It was announced this past weekend that Ticketmaster suffered a security breach, which reportedly included personal and payment information for 40,000 users in the United Kingdom. The company can now face millions in fines under the GDPR laws.

Ticketmaster admitted that it had identified malicious software from the customer support product hosted by Inbenta Technologies. This third-party supplier caused the hack, and could have compromised names, addresses, telephone numbers, payment details, and log-in details from Ticketmaster. Users who tried or bought tickets between February and June 23, 2018 in the UK have likely been affected.

BBC  reports that the UK’s National Cyber Security Centre – which is a division of the General Data Protection Regulation (GCHQ) – said it was monitoring the situation. A spokesman added that the NCSC is working with its partners to understand the incident.

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According to UK’s The Times, the digital bank Monzo spotted a problem on April 6 when 50 customers got in touch with the bank to report fraudulent transactions on their accounts. The firm’s Financial Crime and Security Team did more investigating and found that 70 percent of affected customers had used their cards with Ticketmaster. Monzo warned Ticketmaster of a possible identity theft problem on April 12, and after Ticketmaster visited Monzo’s offices, they promised to “investigate internally.” Later, the firm told the bank that they did not find any evidence of the breach.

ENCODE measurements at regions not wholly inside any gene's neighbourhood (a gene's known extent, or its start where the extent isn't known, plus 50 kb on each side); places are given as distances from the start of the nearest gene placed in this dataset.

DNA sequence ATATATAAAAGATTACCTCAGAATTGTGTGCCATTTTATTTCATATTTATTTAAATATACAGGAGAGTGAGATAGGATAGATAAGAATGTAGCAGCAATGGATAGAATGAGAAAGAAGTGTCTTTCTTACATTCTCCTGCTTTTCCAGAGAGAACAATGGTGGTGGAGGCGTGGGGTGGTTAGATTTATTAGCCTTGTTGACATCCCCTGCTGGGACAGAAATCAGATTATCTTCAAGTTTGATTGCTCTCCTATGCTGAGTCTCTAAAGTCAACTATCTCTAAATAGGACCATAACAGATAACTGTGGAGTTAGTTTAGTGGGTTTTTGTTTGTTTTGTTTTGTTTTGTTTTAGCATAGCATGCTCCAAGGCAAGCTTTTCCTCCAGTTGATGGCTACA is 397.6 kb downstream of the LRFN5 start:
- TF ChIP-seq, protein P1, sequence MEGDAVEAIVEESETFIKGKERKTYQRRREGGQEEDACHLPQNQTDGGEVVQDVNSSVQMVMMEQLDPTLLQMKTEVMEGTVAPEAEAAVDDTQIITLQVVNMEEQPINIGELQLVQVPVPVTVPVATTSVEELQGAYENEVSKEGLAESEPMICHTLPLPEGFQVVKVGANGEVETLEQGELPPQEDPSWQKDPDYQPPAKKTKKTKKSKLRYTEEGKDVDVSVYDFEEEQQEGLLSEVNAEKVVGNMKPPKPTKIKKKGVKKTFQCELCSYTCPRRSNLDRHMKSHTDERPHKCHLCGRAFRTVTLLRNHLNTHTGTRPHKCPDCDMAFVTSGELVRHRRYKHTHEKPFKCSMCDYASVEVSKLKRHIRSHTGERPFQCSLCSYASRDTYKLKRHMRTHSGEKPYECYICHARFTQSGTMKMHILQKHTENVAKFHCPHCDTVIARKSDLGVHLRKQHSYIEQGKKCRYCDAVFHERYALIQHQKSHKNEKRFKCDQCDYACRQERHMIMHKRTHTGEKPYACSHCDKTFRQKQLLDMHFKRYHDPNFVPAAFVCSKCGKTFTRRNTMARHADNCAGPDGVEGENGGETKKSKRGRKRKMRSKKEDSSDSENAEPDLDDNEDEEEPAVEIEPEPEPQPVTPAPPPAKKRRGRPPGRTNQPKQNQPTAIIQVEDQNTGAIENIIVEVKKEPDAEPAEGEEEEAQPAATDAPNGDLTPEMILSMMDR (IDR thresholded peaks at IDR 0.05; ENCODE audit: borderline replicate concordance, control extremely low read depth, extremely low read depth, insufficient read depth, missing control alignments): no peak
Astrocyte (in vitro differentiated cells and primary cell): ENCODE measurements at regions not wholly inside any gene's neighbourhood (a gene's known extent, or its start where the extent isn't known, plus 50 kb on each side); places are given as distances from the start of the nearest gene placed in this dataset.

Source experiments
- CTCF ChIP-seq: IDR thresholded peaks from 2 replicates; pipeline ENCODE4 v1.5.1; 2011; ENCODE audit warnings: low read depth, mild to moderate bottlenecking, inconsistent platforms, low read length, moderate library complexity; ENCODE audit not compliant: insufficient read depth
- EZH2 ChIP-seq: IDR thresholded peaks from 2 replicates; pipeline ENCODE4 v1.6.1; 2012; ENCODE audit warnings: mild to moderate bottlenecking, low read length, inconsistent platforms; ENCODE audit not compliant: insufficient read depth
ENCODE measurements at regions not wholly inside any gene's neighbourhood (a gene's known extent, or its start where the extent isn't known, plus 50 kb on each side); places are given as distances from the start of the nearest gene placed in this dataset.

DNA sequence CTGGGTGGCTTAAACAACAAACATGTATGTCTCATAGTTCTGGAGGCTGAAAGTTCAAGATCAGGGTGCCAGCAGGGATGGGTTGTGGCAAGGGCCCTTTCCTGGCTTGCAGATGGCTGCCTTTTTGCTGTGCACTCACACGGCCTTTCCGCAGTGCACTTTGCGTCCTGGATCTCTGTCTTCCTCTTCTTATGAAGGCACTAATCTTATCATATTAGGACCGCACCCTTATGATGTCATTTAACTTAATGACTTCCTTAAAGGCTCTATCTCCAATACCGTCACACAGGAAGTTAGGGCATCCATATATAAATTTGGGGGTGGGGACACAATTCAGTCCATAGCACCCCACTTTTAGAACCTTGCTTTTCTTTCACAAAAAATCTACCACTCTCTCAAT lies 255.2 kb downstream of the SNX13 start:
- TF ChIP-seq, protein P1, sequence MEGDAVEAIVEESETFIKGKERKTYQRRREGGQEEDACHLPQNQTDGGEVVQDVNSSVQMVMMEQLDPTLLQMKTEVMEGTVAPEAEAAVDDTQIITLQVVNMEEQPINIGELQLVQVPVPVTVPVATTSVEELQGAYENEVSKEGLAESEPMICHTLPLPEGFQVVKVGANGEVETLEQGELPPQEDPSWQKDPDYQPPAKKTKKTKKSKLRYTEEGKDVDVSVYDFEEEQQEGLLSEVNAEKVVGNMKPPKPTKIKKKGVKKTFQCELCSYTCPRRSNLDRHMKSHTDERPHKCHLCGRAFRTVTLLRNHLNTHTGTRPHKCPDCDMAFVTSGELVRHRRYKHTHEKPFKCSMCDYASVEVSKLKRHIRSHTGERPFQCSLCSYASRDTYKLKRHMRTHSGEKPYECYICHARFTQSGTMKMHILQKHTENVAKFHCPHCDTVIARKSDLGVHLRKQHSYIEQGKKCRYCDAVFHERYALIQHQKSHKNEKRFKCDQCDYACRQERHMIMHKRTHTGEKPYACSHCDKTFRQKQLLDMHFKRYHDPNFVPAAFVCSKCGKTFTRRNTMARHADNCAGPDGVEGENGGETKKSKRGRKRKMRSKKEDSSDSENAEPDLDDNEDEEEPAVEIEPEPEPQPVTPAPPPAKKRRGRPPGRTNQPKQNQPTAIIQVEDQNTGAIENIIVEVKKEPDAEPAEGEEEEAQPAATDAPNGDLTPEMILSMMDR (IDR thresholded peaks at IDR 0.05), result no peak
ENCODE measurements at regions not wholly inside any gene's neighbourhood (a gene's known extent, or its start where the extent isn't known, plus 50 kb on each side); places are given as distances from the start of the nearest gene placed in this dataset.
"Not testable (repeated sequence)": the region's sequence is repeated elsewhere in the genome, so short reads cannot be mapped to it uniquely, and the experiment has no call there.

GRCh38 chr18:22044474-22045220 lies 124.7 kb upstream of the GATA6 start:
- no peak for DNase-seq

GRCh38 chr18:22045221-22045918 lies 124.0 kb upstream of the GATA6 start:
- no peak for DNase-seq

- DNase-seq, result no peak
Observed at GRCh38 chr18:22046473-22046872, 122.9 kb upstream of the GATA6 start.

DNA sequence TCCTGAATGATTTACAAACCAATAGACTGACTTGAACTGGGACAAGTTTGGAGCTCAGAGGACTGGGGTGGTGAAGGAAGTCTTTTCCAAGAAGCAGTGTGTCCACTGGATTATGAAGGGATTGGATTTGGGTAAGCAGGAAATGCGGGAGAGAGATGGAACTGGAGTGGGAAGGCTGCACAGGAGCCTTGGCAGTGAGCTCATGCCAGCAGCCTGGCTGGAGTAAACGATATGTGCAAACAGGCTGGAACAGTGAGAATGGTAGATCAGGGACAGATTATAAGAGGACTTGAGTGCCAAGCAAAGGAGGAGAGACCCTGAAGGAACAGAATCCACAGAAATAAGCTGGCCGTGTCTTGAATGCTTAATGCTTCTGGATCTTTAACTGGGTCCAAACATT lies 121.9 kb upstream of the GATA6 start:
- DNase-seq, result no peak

However, Ticketmaster claimed this past weekend that it did not know about the breach until June. Now, the firm could potentially face a hefty fine under the EU’s GDPR laws, which require firms to report data breaches without “unique delay,” and if possible, it should be reported within 72 hours of becoming aware of the incident. The Guardian reported that Ticketmaster “could face questions” about whether it kept the incident quiet.

Monzo outlined the timeline of the Ticketmaster breach.

This is the first disclosure of a major breach which occurred under the new GDPR. The Times said that fines could reach up to €20 million or 4 percent of turnover. Elizabeth Denham, the Information Commissioner, told The Times that since GDPR took effect last month, the office had received “more than a thousand breach reports.”

The incident is under investigation at this time.

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